Shadiest moments of the Rio Olympics

From the moment the International Olympic Committee announced Rio as the location of the 2016 Summer Olympics, the internet was positively abuzz with both excitement and criticism. Rio would be the first South American city to host a summer Olympics, and Brazil the first Portuguese-speaking country to host any Olympic games. On the other hand, critics worried about the suitability of the location. The games would be the first summer Olympics held entirely during the host country's winter, and other concerns were raised about the instability of Brazil's government, the dangers of the Zika virus, and extreme pollution in Guanabara Bay—the location of many of the paddling and sailing events. While not all of those concerns were justified in the end, the Rio Olympics did manage to serve up some spectacularly shady moments. Let's take a look at some of them.

The diving pool color fiasco

Fans of the diving events sounded the alarm when the normally blue sparkling water turned a murky green a few days after events began at the aquatic center. Despite officials claiming they had it under control, the problem worsened to the point the entire building had to be closed because it began to smell of rotten eggs. After blaming it on algae, temperature fluctuations, and an accidental hydrogen peroxide spill, organizers admitted the real reason was much more embarrassing—the aquatic center ran out of the chemicals needed to treat the pool properly. Even the water outdoors wasn't safe—an investigation by the Associated Press revealed Rio's lagoons were so contaminated that athletes who were inadvertently dunked during their events (like the Serbian rowers who capsized) were at serious risk of contracting infections.

Ryan Lochte's little white lie

In perhaps the largest American Olympic scandal since Tonya Harding, U.S. swimmer Ryan Lochte concocted a story about how he and three other U.S. swimmers were robbed at gunpoint during a late-night taxi ride. Soon, video emerged showing the quartet returning to the Olympic Village, still in possession of their watches and cell phones, and appearing relaxed and jovial—not at all like four people who'd just been victims of an armed robbery. An inquest by police led to even more surveillance video, this time from a gas station in Rio, showing the group drunkenly vandalizing the convenience store, then being detained by security guards and ordered to pay for the damage. The police investigation intensified and officials removed two of the swimmers from their plane back to the United States, confiscating their passports until they could be questioned. Finally it emerged that Lochte's entire story was a fabrication, and the surveillance video told the true story. He now faces charges of filing a false police report in Brazil, which can carry a sentence of up to 18 months.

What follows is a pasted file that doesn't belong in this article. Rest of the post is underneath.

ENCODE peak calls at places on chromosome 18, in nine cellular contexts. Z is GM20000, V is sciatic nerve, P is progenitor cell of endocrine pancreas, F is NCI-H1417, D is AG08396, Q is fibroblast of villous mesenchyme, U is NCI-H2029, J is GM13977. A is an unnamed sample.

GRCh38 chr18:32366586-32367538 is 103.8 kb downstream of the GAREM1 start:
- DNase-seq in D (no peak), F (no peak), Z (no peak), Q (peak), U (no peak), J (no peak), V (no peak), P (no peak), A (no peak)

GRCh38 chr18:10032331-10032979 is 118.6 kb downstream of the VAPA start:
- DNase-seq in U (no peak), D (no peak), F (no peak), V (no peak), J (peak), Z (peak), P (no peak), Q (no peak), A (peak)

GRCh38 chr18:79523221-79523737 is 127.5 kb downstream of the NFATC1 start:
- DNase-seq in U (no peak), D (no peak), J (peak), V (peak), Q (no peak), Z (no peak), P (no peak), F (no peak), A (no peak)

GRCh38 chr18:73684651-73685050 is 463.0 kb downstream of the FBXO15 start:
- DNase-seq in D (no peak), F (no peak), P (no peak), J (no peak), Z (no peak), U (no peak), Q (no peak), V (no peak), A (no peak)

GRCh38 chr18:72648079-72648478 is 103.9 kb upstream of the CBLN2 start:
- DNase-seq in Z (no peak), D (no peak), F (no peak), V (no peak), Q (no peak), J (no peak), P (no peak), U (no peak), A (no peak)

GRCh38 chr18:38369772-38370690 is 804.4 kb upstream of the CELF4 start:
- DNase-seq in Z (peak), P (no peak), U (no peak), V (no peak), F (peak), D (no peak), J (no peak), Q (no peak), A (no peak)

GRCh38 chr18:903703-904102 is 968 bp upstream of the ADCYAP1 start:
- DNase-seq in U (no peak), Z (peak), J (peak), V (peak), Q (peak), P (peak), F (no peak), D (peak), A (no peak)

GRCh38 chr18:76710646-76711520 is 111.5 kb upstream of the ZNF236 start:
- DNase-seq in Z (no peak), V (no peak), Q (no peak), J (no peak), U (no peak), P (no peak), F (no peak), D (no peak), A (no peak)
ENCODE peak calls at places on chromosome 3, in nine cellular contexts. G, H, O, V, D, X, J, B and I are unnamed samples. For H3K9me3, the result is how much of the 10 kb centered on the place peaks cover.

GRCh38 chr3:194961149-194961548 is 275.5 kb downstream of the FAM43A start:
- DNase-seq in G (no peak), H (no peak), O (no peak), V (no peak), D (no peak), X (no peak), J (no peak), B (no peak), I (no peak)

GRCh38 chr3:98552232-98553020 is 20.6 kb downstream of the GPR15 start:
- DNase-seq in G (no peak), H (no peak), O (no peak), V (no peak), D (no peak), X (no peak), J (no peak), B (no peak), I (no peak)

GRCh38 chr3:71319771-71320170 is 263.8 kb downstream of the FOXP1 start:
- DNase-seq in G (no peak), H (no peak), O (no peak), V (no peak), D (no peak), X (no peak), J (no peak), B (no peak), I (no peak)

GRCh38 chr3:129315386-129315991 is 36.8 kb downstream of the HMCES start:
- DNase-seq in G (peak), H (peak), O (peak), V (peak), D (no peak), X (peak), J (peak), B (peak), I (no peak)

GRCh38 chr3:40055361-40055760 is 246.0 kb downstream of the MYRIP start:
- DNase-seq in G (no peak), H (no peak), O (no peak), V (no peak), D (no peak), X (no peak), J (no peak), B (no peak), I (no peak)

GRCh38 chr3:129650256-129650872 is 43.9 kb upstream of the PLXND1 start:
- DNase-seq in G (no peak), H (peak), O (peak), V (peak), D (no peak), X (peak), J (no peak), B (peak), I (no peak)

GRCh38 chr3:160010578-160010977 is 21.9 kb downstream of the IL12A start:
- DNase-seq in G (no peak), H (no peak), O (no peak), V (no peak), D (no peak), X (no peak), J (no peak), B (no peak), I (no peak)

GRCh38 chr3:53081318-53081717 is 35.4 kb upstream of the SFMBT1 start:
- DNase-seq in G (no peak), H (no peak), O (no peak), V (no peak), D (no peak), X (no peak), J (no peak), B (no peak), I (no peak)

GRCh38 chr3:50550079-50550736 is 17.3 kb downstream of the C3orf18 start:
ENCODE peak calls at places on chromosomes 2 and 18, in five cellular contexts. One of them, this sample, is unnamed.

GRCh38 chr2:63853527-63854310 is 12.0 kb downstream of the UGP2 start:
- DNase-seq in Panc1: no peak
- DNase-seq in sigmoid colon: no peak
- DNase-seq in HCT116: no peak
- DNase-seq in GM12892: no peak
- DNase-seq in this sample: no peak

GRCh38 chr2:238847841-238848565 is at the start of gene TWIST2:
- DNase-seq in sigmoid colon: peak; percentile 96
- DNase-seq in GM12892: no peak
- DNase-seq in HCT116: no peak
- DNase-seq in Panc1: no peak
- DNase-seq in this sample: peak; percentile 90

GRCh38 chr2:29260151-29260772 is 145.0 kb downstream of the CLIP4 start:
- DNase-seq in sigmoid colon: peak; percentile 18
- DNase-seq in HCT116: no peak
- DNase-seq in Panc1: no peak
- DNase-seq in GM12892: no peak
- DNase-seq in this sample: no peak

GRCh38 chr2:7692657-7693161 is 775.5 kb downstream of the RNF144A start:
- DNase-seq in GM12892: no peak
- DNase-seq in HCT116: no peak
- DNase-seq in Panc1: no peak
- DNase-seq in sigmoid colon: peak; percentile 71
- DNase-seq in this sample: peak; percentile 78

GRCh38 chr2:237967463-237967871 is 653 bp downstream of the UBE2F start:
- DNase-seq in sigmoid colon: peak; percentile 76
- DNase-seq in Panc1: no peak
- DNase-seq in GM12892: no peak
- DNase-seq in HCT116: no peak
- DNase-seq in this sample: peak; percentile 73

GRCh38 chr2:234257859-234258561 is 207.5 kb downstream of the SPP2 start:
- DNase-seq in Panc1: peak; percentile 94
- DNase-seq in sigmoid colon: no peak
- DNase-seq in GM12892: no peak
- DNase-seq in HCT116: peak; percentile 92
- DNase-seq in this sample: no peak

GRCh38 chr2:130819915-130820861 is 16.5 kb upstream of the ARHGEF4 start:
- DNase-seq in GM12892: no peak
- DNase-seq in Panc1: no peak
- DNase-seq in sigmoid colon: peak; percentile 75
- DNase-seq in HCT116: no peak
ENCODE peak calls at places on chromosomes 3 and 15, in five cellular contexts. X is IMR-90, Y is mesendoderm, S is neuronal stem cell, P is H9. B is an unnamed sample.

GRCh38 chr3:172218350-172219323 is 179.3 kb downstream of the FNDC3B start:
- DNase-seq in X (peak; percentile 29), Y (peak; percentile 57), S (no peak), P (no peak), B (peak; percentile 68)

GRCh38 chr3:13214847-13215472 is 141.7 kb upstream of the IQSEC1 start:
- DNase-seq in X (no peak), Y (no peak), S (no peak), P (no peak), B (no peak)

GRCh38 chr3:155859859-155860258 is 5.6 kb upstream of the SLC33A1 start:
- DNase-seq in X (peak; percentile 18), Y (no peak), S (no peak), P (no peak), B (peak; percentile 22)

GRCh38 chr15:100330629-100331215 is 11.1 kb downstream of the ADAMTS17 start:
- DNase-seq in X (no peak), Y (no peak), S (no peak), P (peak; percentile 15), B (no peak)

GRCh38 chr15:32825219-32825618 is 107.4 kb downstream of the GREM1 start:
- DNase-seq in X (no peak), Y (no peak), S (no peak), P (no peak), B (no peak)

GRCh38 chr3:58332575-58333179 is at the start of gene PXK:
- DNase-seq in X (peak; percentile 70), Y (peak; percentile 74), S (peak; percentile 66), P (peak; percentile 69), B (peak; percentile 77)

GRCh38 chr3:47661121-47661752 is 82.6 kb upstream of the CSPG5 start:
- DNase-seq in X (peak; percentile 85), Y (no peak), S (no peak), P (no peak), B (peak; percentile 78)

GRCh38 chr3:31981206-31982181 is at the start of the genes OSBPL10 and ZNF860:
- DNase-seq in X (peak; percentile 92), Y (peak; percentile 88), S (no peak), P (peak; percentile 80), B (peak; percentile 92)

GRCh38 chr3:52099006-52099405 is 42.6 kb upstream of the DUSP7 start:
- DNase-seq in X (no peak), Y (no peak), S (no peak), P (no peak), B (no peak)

Egyptian judoka sent home

While the Olympics are supposed to exemplify the camaraderie and sportsmanship of all athletes as they come together on the world stage, some people are just unable to put aside old prejudices or political beliefs. Such was the case when Islam El Shehaby, a judoka fighting for Egypt, refused to shake the hand of his Israeli opponent following a loss in a first-round match. Even though Egypt and Israel have a treaty and fairly normalized relations on a national level, El Shehaby could not bring himself to shake hands with—or even bow to—Or Sasson, the judoka from the Jewish state. Both the IOC and the Egyptian Olympic Committee condemned El Shehaby's actions, and he soon found himself on a plane heading back to Egypt, his Olympics at an end.